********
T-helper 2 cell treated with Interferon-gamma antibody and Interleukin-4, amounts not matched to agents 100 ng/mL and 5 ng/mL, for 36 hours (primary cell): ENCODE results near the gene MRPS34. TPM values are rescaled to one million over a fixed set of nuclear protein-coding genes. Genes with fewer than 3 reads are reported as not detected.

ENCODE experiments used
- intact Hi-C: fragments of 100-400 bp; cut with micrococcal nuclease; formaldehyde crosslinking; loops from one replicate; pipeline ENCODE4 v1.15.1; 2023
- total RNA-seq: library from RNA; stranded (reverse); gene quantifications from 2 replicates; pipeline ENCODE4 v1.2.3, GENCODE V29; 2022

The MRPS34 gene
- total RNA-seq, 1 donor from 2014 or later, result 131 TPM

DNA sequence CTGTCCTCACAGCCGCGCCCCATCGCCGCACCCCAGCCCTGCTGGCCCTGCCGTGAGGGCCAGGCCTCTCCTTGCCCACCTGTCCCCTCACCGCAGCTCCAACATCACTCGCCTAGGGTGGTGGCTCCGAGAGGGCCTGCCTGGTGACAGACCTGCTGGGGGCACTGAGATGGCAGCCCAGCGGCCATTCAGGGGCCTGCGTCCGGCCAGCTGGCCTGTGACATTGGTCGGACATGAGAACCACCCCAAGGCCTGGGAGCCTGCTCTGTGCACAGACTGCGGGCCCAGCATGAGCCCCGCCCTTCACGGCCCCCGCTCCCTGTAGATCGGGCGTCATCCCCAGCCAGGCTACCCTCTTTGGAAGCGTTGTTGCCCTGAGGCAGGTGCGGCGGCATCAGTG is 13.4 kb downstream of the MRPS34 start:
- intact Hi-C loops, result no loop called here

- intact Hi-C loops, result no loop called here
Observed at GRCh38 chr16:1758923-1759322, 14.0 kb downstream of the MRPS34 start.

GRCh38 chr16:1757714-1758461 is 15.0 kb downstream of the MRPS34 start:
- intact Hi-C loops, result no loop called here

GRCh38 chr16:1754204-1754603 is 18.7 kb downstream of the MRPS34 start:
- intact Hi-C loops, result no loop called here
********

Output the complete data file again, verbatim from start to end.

T-helper 2 cell treated with Interferon-gamma antibody and Interleukin-4, amounts not matched to agents 100 ng/mL and 5 ng/mL, for 36 hours (primary cell): ENCODE results near the gene MRPS34. TPM values are rescaled to one million over a fixed set of nuclear protein-coding genes. Genes with fewer than 3 reads are reported as not detected.

ENCODE experiments used
- intact Hi-C: fragments of 100-400 bp; cut with micrococcal nuclease; formaldehyde crosslinking; loops from one replicate; pipeline ENCODE4 v1.15.1; 2023
- total RNA-seq: library from RNA; stranded (reverse); gene quantifications from 2 replicates; pipeline ENCODE4 v1.2.3, GENCODE V29; 2022

The MRPS34 gene
- total RNA-seq, 1 donor from 2014 or later, result 131 TPM

DNA sequence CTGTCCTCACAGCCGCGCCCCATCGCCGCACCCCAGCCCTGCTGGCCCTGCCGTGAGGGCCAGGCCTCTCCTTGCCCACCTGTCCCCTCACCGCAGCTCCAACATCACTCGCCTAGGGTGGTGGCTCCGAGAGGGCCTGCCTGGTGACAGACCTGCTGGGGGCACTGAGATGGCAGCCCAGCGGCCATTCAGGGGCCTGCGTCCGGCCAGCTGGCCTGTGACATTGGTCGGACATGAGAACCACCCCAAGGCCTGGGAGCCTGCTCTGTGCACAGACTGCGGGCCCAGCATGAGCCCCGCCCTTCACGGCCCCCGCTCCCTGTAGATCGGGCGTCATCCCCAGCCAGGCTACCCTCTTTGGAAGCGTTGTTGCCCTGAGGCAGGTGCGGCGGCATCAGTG is 13.4 kb downstream of the MRPS34 start:
- intact Hi-C loops, result no loop called here

- intact Hi-C loops, result no loop called here
Observed at GRCh38 chr16:1758923-1759322, 14.0 kb downstream of the MRPS34 start.

GRCh38 chr16:1757714-1758461 is 15.0 kb downstream of the MRPS34 start:
- intact Hi-C loops, result no loop called here

GRCh38 chr16:1754204-1754603 is 18.7 kb downstream of the MRPS34 start:
- intact Hi-C loops, result no loop called here